Adapted from short story “The Animators” by Sydney J. Bounds, Liev Schreiber plays Vincent Campbell, an astronaut in his final 19 hours of a six-month long mission to Mars. The team of scientists around him start to pack up ready for their long journey back to Earth when one of their number decides he needs to go and fix a remote beacon. In true space-monster film tradition, the beacon doesn’t need fixing and the scientist gets more than he bargained for in the form of a parasitic bacteria which takes over the host form, leaving the crew to fight for their lives. Yes, it’s zombie on Mars.
The Last Days on Mars is director Ruairi Robinson’s first full length-feature, and was shot on a relatively small budget of £7 million, but neither of these elements really become obvious, with finances clearly used wisely and some intelligent directorial decisions.
While the plot itself treads extremely familiar ground (indeed many scenes seem to have been lifted straight from Alien, The Thing and Sunshine), and the dialogue sometimes leaves a little to be desired, The Last Days on Mars is actually pretty entertaining. It manages to pull itself above the slew of other derivative zombie and monster flicks by virtue of a very clean design ethic and some excellent performances by the cast. It just sits somewhat awkwardly in that it is not trashy enough to be entertaining B-movie fodder, and seems to have ideas above its station in terms of its intelligence quota. It doesn’t really know what it is. Maybe it should have been titled ‘Zombie Driller-Killers in Space’, as that is, in part, what you get. Instead it has been marketed as an intelligent sci-fi horror with a quality cast. The latter part is certainly true.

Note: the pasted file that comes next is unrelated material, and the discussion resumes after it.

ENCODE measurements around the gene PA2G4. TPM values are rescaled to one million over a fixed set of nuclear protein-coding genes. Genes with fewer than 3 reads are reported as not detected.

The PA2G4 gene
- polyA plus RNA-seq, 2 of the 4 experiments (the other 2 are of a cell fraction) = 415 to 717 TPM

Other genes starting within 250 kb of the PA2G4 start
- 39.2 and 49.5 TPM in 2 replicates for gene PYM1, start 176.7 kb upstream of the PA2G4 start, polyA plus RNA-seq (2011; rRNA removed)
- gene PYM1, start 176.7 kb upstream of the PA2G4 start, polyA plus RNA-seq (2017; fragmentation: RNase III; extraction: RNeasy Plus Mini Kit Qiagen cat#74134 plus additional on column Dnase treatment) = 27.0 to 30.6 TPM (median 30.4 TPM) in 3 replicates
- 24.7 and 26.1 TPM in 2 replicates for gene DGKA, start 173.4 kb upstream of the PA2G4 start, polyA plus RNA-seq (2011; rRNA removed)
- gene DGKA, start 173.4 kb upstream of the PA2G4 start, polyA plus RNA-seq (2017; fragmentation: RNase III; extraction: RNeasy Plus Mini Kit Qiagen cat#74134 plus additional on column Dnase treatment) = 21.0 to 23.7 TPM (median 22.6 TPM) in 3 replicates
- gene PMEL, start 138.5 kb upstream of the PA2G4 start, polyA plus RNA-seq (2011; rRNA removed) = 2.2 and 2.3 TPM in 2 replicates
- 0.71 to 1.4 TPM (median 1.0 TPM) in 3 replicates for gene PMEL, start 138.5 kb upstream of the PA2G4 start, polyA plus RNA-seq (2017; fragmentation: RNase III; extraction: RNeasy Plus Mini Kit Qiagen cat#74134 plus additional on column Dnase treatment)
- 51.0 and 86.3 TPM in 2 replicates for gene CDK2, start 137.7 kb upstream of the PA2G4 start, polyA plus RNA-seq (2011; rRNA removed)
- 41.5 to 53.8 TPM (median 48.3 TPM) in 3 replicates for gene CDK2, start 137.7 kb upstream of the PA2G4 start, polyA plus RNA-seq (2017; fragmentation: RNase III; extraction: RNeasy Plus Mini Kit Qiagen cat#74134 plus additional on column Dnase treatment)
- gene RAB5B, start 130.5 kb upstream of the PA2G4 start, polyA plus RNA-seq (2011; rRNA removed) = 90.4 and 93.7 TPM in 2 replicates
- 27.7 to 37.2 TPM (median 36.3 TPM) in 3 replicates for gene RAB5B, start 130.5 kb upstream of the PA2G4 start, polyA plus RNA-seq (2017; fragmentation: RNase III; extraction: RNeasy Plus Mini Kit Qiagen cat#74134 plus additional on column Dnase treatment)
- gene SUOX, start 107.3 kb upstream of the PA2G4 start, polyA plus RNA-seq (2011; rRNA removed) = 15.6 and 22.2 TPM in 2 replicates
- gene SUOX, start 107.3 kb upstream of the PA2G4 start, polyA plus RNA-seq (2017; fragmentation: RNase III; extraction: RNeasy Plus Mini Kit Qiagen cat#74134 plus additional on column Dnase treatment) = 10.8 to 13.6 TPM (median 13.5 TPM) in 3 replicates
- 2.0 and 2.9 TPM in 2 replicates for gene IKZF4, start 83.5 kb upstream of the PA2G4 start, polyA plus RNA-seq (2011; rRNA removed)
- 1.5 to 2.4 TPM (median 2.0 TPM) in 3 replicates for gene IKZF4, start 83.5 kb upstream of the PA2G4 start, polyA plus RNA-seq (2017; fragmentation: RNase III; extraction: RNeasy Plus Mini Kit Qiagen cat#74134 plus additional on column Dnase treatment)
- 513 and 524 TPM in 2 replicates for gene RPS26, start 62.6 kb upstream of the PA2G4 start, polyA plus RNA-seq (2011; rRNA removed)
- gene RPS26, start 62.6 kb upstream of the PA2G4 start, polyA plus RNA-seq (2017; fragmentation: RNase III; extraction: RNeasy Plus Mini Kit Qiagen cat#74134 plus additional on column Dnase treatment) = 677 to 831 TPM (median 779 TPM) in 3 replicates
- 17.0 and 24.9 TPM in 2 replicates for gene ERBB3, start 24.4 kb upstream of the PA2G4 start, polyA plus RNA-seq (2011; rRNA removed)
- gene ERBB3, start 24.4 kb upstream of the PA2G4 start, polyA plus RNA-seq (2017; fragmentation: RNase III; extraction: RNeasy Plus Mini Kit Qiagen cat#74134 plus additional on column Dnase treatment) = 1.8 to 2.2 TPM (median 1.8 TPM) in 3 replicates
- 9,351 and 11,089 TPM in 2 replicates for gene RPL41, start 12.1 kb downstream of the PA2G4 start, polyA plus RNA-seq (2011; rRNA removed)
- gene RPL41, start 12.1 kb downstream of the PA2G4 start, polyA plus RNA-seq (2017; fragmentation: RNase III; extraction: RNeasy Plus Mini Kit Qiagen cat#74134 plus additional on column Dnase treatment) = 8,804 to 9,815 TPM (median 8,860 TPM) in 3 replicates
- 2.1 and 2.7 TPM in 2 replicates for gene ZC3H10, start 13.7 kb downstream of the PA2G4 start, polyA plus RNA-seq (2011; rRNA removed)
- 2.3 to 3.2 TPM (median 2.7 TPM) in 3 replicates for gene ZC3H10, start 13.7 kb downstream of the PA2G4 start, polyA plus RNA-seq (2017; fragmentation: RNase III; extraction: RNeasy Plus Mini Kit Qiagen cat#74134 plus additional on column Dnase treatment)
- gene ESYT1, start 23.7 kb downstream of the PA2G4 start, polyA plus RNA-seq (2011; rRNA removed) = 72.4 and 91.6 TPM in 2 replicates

That being said, having such a high quality cast gives the film an element you don’t normally see in this kind of genre picture and there are still enough moments to make you jump, and plenty of gore to keep horror fans happy. Without wishing to include spoilers, the ending is also of a type I heartily approve.
The Last Days on Mars won’t win any awards for originality, but for a low budget film by a first-time feature director it is a pretty passable effort. If you’re a fan of sci-fi or zombie films you will probably enjoy it, but it may well be lost on others.